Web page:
Sandwich, Dover and Canterbury are easily accessed by car via the A2 and A258. High-speed trains run from Deal to London St Pancras with a total journey time of 84 minutes, with alternative direct trains to London Charing Cross and London Bridge. Access to the continent is also excellent via the Port of Dover, the Channel Tunnel at Folkestone and Eurostar from Ashford International.
Council Tax Band: F
First mentioned in the Domesday Book in 1086, by the end of the 13th century, Deal had become a ‘limb port’ of the larger Cinque Ports nearby. At one time, it was the busiest port in England. Not only does it have a rich maritime history, but it is also historically a critical garrison town with noted mining, fishing, and perhaps less salubriously, rich smuggling heritage.
After its role as a resort town declined in the late 20th century, Deal has experienced a great renaissance as something of an artistic haven in recent years. The beautiful historic architecture has attracted a creative community and, with it, excellent independent provisors that centre around the High Street.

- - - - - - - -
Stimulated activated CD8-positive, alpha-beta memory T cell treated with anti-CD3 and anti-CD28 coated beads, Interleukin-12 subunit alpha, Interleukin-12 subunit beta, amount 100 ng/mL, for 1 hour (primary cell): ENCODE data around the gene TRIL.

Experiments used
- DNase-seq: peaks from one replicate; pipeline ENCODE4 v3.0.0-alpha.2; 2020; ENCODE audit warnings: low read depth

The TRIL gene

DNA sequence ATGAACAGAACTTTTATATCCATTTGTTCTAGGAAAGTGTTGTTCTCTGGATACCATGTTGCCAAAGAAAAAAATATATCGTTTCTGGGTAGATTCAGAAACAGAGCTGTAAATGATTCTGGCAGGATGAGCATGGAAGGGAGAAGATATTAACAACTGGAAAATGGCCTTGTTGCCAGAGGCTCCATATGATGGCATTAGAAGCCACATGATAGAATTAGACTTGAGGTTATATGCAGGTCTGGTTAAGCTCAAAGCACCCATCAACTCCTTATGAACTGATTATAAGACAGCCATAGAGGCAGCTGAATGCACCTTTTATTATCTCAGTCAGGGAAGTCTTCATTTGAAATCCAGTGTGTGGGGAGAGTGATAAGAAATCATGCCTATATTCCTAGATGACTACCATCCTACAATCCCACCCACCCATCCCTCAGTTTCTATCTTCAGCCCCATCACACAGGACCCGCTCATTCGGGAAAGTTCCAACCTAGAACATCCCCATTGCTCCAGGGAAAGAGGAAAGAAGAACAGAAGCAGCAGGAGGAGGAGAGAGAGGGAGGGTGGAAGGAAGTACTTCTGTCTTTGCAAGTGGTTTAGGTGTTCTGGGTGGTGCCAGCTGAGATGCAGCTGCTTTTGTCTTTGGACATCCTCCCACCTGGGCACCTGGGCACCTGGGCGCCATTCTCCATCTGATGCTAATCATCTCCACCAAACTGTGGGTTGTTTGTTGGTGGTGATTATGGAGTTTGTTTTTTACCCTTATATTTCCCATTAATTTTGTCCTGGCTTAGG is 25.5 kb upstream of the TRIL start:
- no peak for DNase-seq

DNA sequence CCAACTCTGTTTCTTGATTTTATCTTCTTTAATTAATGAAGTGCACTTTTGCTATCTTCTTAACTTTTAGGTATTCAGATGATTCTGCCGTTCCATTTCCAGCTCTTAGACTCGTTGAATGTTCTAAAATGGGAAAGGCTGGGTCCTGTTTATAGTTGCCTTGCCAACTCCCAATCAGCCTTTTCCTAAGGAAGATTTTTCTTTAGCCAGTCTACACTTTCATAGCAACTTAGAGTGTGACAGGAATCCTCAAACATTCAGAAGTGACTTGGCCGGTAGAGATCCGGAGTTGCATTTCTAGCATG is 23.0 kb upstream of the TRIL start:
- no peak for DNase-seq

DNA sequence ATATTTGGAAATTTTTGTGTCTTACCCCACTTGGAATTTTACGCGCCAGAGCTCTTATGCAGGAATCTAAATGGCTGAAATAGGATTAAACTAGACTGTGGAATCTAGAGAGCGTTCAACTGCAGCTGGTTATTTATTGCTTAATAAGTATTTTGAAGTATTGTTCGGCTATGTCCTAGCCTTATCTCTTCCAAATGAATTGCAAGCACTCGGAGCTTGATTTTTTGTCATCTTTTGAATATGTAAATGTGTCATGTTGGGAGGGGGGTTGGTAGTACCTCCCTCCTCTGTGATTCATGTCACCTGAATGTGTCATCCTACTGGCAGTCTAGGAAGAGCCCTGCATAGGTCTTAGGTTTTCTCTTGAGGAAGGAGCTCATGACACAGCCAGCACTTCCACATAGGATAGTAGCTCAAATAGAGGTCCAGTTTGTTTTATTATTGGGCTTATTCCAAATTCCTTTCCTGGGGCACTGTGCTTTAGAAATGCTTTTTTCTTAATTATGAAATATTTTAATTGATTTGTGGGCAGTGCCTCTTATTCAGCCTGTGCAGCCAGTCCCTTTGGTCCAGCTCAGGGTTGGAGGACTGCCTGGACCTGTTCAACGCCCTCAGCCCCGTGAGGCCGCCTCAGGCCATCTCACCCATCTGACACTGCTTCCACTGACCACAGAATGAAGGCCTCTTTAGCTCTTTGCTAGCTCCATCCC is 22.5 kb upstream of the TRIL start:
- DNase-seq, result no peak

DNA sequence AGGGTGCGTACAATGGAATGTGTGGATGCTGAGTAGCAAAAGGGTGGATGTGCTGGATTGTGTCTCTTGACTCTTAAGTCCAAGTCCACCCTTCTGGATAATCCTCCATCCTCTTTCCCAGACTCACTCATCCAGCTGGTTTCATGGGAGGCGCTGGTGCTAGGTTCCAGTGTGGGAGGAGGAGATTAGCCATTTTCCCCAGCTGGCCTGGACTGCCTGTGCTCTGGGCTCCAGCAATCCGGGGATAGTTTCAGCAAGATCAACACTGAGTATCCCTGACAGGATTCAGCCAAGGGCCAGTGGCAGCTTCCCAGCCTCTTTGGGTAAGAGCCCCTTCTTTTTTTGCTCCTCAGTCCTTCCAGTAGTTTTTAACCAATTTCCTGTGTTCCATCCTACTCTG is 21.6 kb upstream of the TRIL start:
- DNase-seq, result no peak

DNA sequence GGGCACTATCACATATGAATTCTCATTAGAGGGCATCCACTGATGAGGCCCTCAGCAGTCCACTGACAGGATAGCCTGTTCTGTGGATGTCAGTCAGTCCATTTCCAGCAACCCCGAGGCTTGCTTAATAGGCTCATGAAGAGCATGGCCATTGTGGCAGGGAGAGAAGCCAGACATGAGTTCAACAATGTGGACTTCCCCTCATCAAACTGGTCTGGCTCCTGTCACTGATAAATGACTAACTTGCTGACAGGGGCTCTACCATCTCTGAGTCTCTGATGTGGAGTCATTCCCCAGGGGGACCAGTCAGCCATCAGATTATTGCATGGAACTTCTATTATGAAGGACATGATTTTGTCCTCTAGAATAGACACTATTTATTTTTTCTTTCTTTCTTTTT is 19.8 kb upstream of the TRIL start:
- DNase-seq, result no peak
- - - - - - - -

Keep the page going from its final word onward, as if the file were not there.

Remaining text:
- A Home with a History: Scotland’s glorious Gesamkunstwerk, Jupiter ArtlandInteriors
- The Antiquarian: Katharine Pole on antique textilesPursuits
- Thoughtful Living: how to improve the energy efficiency of your historic homeHomes
- Inspiration of the Week: a former laundry in London that’s scrubbed up beautifullyHomes
- A Private View: how a historic office building offers respite from the modern worldHomes